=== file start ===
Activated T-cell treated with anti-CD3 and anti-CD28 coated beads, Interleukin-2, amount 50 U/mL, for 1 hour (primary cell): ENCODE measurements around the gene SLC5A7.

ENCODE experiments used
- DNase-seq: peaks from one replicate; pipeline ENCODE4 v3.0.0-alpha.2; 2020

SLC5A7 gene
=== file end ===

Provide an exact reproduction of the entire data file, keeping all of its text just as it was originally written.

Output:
Activated T-cell treated with anti-CD3 and anti-CD28 coated beads, Interleukin-2, amount 50 U/mL, for 1 hour (primary cell): ENCODE measurements around the gene SLC5A7.

ENCODE experiments used
- DNase-seq: peaks from one replicate; pipeline ENCODE4 v3.0.0-alpha.2; 2020

SLC5A7 gene